“Governments are afraid to trust the people with arms”

James Madison was a student of history. And this quote, from Federalist 46 – is no exception. He recognized, like so many others in the founding generation, that the individual, natural right to self-defense – is the greatest threat to tyranny.

But, to the founders, there were actually FOUR main reasons – or purposes – for the 2nd Amendment. While a lot of gun rights supporters and organizations often get 1, 2 or 3 of them, few – if any – are aware of all four.

I covered all four in some detail in this Path to Liberty podcast episode from our archives. Find it at this link, or read on to get an overview of what was covered.

  1. It guarantees the states a militia power of their own to balance the military power of the federal government.

The founders didn’t put any of these four in order of importance, but reading the ratification debates will quickly show how essential this one was to them. This was an outgrowth of their almost universal opposition to – and disdain for – large, permanent standing armies.

Here’s how Madison put it:

“As the greatest danger to liberty is from large standing armies, it is best to prevent them by an effectual provision for a good militia.”

On the Anti-Federalist side, Federal Farmer summed up the same view:

“A militia, when properly formed, are in fact the people themselves, and render regular troops in a great measure unnecessary.”

As Patrick Henry put it, “The great object is, that every man be armed”

In short – a heavily armed population – helps prevent the “greatest threat to liberty.” 

  1. It helps promote the individual, natural right of self-defense.

The 2nd Amendment doesn’t GIVE anyone rights. It reaffirms rights that are ours by the nature of our birth.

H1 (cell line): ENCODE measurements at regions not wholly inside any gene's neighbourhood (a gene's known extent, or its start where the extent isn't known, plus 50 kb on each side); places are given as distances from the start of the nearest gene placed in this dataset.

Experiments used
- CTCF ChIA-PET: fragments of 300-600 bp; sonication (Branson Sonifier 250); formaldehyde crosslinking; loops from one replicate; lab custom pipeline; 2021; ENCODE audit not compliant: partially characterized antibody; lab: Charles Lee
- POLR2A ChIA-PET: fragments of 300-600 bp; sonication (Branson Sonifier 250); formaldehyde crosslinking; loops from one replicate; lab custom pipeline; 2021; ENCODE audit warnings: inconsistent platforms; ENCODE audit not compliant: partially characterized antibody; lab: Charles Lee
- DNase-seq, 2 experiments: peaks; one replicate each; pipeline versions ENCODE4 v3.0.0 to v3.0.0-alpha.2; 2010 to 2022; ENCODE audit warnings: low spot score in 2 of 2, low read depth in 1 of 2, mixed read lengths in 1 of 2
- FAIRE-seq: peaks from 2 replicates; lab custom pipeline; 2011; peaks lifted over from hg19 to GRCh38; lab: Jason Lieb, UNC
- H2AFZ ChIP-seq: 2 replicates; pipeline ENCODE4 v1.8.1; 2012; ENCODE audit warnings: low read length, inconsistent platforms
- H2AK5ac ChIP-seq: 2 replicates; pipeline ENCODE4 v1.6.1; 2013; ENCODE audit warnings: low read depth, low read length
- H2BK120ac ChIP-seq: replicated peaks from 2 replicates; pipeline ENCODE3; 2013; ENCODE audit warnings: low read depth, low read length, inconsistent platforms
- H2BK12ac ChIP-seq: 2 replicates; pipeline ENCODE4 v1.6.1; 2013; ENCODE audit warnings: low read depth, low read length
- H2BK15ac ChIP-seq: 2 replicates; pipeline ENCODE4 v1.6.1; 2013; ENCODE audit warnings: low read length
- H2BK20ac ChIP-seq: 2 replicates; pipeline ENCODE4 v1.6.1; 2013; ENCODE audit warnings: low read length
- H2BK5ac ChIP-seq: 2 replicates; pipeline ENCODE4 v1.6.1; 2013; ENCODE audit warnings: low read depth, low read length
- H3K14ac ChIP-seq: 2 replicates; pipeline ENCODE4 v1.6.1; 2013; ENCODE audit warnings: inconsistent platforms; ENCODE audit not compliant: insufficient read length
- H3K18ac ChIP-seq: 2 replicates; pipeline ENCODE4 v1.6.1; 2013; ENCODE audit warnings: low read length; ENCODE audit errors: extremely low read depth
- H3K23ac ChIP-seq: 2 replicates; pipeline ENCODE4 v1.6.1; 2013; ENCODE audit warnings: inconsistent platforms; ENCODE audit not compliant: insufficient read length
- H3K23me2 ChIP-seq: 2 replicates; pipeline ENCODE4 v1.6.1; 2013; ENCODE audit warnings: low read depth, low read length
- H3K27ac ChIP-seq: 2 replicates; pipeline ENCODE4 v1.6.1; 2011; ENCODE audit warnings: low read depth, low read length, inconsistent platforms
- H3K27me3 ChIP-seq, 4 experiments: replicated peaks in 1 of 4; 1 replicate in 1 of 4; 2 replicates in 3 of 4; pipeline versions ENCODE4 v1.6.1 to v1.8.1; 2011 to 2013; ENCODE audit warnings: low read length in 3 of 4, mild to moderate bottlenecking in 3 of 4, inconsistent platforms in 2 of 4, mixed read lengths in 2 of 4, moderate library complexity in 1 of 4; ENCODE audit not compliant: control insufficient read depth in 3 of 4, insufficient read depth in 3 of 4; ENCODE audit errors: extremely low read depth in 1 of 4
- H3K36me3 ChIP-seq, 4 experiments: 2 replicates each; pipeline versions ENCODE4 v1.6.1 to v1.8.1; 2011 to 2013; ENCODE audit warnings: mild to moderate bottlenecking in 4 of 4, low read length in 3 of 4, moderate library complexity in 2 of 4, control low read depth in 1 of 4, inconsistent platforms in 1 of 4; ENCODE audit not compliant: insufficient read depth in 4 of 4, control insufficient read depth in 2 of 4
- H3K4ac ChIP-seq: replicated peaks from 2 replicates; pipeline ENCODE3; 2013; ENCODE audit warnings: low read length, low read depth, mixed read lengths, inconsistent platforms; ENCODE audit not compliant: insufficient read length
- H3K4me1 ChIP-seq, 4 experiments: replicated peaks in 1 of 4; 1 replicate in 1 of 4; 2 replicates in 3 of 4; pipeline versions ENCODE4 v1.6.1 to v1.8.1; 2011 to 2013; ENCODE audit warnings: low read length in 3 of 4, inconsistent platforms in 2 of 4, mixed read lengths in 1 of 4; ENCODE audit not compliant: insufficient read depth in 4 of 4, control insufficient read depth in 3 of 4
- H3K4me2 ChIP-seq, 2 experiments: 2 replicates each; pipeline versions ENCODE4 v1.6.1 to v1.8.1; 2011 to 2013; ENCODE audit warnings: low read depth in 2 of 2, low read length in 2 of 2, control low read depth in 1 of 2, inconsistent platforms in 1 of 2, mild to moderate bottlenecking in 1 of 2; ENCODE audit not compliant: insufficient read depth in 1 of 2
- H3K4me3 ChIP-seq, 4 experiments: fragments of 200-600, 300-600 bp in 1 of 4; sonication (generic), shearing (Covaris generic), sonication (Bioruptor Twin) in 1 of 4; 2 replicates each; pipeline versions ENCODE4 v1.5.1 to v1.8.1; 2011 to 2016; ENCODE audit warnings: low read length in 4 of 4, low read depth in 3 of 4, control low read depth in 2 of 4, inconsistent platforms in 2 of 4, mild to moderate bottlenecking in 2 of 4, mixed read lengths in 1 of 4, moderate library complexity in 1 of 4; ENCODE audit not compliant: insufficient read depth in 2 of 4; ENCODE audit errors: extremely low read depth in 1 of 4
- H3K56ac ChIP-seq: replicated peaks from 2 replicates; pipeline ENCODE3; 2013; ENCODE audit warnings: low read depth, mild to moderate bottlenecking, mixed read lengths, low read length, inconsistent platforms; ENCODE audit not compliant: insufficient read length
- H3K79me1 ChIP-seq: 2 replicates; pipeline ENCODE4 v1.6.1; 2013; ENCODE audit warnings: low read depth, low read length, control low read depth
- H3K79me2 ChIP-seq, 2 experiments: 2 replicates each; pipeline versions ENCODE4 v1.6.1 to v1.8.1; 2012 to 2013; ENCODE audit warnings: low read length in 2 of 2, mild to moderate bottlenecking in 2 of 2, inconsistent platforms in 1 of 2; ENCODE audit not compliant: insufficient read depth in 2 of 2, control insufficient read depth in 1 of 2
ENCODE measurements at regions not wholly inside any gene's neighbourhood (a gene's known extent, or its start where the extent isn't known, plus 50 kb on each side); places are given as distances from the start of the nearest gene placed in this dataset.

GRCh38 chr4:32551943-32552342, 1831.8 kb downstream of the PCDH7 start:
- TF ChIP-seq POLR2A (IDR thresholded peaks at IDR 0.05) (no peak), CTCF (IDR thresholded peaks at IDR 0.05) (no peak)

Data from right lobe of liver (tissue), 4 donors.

James Wilson put it like this:

“The defence of one’s self, justly called the primary law of nature, is not, nor can it be abrogated by any regulation of municipal law.”

Of course, the gun-grabbers want you to believe this natural right should be limited to weapons from the 18th century only. But as Rob Natelson noted:

The Second Amendment cannot be limited to muskets and flintlocks any more than the power of Congress to regulate interstate commerce can be limited to trade in sailing ships and horse-drawn wagons. … the right to keep and bear arms must include the free use of modern technology appropriate for self-defense.

  1. It was adopted to support the people defending against foreign invasion.

And it’s essential at this point to mention the 2nd Amendment’s preamble, “well regulated militia.”

Gun grabbers want you to believe that regulated has to be used in a modern sense. When governments “regulate” something today, they’re saying something can’t be done without their permission, if at all.

But in 18th century language and context, a “well regulated militia” meant a “well-trained militia.”

Patrick Henry considered an armed population essential to liberty and safety:

“The militia, sir, is our ultimate safety. We can have no security without it.”

And George Mason considered the entire body of the people to be part of the militia:

“I ask, Who are the militia? They consist now of the whole people, except a few public officers.”

Natelson summed it up like this:

So all men of military age should be well-trained in weapons so that America survives as a free country.

Well, what weapons? Obviously, the muskets and single-shot rifles in use when the Second Amendment was adopted are no longer sufficient to do the job. Today the Second Amendment protects a range of weapons appropriate for citizen militias resisting foreign invaders and tyrannical politicians.

That’s just how Tench Coxe put it as well:

“Their swords, and every other terrible implement of the soldier, are the birth-right of an American”

That brings us to 4 – Defense against domestic tyrants.

Madison, the author of the first draft of the 2nd Amendment, was heavily influenced by writers like Aristotle and DeLolme. The former noted that the disarmed are the slaves of the armed. And the latter pointed out that,

“The Power of the People is not when they strike, but when they keep in awe. It is when they can overthrow every thing, that they never need to move; and Manlius [a Roman consul] included all in four words, when he said to the People of Rome, Ostendite bellum, pacem habebitis. [Look toward war, and you shall have peace]

That’s their way of saying “a good offense is the best defense.”

To Madison and the other founders, the widespread ownership of firearms – including those used by the military – helps preserve freedom, and usually without the need to use them.

Putting it all together, Roger Sherman may have summed it up best:

“It is the privilege of every citizen, and one of his most essential rights, to bear arms, and to resist every attack upon his liberty or property, by whomsoever made.”

Michael Boldin